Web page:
R. G. Plonk, Jr., as "Dr. Arm
Committee chairmen Include
Mrs. Bruce Thorburn, program
and tickets; Mrs. Charles Met
tauer, make up; Mm. Rudl Wuen
nenberg, publicity; Mrs. Frark
lln Pethel, properties; Luther
Cansler, lighting and sound; and
Sam Stalllngs, stage and set.
Little Theatre season ticket*
will be honored and tickets, pric
ed at 60 and 85 cents, will be on
sale at the door.
Kings Mountain district
board of school trustees met
here last Thursday with mem
bers of the state school board
building planning committee
according to &-,N. Barnes, city
schools superintendent. Regu
lar January meeting of the city
group scheduled Jnauary 19,
has been postponed to await
s report trom the state body,
he sat d. . v 'kfQtm
'?mXRi . ?&-?. j. as
4 * . ?
FILE FOR CITY OFFICES ? Shown above are three citizens who filed during the past week lor city
political offices, two of whom are seeking re-elec tion and one of whom is entering the political arena
lor the first time. They are, left to right. Mayor Garland Still. Sam Stallings, and Commissioner Ol
land R. Pearson. Mr. Stallings seeks the Ward 5 commissionership now held by B. T. Wright, Sr.
Penalty On Taxes
1952 City Levy
71 Percent Paid
. Though tax payments, as usu
al, have taken an upturn^during
the past few days, numerous
penalties are going to apply next
Monday, unless many more pay
ments are made by noon Satur
Penalty day for unpaid coun
ty and city tax bills is February
2. With February entering on
Sunday, it means that Saturday
is the final day for payment at
par. The February penalty is one
percent of the tax bill, with add
ed penalties each month there
City taxpayers had paid $80,
774.97 on 1952 tax bills through
Monday, or slightly more than
71 percent of the total levy of
In spite of the (fact that more
than $33,000 of the 1952 levy re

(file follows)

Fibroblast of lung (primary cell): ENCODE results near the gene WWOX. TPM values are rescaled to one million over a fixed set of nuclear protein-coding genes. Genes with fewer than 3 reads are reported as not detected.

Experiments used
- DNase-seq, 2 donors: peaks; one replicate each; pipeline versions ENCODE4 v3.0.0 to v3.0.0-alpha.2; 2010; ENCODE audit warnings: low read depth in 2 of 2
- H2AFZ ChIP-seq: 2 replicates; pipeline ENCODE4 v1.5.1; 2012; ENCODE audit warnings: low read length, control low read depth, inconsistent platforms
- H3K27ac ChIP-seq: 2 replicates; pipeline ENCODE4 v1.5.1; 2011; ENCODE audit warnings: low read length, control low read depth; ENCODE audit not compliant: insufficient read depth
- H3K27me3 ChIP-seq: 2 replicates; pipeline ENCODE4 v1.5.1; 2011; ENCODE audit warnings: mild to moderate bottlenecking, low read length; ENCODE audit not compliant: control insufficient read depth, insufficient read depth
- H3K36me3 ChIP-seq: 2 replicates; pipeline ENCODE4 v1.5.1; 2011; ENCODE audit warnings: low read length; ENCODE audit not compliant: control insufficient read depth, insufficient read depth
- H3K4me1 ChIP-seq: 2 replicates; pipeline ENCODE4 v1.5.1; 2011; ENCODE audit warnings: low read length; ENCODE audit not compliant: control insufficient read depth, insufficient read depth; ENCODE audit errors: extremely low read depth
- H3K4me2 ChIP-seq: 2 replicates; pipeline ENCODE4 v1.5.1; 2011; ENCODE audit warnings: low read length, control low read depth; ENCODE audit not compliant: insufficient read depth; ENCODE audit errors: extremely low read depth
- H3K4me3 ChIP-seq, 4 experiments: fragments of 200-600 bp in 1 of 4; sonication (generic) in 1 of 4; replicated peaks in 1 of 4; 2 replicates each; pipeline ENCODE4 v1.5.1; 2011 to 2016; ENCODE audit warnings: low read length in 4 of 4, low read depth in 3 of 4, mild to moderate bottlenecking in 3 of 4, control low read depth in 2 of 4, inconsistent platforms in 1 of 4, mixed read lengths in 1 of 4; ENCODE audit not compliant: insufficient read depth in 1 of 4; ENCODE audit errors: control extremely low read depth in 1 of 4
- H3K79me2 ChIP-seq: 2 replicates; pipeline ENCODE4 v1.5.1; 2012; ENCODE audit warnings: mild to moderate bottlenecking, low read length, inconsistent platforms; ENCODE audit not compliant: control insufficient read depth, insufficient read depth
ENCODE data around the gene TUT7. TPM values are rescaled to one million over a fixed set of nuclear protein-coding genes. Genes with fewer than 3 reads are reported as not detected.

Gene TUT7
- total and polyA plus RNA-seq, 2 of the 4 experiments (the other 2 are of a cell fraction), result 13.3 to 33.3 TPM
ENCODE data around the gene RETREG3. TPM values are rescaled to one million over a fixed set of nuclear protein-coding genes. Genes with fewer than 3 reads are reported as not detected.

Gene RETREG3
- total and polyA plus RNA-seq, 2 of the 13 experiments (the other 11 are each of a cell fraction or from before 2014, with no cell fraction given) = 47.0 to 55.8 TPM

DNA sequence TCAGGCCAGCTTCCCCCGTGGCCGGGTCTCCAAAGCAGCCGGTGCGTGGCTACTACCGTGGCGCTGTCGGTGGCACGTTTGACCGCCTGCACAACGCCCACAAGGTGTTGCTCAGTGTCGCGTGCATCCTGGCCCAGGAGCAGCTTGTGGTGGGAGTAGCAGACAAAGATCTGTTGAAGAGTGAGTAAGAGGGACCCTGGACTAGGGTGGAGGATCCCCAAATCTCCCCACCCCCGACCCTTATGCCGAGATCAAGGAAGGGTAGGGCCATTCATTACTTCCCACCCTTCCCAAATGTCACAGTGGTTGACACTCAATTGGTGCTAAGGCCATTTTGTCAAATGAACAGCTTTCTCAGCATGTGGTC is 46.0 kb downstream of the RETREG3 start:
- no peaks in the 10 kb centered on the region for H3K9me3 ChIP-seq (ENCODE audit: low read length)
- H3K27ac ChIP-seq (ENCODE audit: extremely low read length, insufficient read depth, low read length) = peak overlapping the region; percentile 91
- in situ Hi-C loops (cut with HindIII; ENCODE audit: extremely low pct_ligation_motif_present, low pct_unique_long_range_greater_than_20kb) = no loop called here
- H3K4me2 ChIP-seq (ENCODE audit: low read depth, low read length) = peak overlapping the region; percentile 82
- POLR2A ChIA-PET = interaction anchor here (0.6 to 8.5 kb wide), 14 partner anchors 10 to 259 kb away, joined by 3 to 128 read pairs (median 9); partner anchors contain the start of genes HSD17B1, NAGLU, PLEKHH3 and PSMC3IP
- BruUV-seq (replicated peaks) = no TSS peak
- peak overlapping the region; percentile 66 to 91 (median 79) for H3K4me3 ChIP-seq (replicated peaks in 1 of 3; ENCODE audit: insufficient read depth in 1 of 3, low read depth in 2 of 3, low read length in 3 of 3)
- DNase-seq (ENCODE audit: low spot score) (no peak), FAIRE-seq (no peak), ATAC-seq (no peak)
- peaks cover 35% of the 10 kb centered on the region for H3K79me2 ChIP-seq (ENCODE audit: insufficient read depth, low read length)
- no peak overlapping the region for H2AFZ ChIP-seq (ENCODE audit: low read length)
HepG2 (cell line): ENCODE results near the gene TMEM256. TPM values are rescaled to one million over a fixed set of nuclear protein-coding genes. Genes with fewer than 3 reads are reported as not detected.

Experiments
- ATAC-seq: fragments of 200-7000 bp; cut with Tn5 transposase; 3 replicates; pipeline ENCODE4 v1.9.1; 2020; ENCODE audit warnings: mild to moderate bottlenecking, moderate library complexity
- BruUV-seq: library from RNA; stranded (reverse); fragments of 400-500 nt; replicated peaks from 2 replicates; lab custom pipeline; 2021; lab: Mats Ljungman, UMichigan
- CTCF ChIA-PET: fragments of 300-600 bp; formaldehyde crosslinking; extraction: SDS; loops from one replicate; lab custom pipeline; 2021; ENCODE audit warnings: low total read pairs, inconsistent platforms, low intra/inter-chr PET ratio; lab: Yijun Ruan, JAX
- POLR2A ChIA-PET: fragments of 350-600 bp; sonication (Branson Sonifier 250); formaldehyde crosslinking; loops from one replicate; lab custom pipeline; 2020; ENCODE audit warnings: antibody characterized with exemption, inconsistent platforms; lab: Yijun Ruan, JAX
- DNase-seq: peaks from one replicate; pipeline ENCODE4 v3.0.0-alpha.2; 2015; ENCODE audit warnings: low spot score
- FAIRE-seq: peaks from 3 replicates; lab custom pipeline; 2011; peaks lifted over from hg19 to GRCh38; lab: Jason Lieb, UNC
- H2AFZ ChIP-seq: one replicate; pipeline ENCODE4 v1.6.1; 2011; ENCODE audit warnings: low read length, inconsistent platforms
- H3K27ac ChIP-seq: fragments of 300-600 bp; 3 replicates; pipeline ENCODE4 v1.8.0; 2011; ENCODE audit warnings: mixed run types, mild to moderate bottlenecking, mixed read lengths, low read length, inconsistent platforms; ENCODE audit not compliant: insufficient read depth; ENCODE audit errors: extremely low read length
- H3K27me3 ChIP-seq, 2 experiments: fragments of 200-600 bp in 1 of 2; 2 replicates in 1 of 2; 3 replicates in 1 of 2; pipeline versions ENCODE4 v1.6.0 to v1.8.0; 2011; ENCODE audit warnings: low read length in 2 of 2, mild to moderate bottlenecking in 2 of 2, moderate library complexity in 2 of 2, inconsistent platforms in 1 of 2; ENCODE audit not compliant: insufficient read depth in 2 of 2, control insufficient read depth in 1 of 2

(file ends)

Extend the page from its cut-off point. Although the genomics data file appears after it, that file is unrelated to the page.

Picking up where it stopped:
mains to toe paid, payments were
running ahead of last January, a
comparison of figures from City
Clerk Joe Hendrick showed. Jan
uary payments, through Monday
On the comparable date last
January, only two-thirds or 67
percent of the 1951 levy had
Mr. Hendrick said he is ex
pecting heavy payments this
weekend, prior to the Monday
The city office clones at noon
. STATE TAX AID
B. W. Lefler, of Shelby, of the
North Carolina Department of
Revenue, will be in Kings
Mountain each Thursday and
Friday at City Hall to help
Kings Mountain area citizens
file state income and intangi
bles tax returns, according to
announcement this week.
Saturday At 4:30
Deadline lor lUting property
for county and city taxes with
out penalty is Saturday after
noon at 4:30. the tax listers
Tax listing officials, who
have been working at the an
nual listing task all month,
said they had been heavily
rushed all this week. They
said it was Impossible to esti
mate the number of persons
yet to list, but urged all to at
tend the matter prior to Satur
Clarence Carpenter is the city
tax lister, while Conrad Hugh
es is the county lister.
J. W. Webster has been named
chairman of the Kings Mountain
Boy Scout district succeeding J.
Announcement of the new of
ficers of the district was made
this week and the annual Boy
Scout banquet was set for Friday,
February 13, at 7 p. m. at the Ma
sonic dinirig hall In the Morrison
?Other officers named included
H. C. Wilson, assistant chairman;
E. E. Marlowe, fund drive chair
man; Bruce Thorbum, chairman
of displays and exhibits; N. II.
Reed, treasurer; and Jack Hul
lendejr, district commissioner.
Chairman Webster also an
nounced plans for the annual
Boy Scout Week church service.
The, service will be held on Feb
ruary 8 at 7:30 p. m. at Boyce
Memorial A. R. P. church with
Rev. W. P. Gerberdlng, pastor of
St. Matthew's Lutheran church,
delivering the messa^o,
Tickets for the annual banquet
will go on sale this week. Per
sons interested In attending the
banquet may secure tickets from
Some Say Tiied/' Some Say "Quit."
But Police Chief's Job Is Vacant
The city has been without a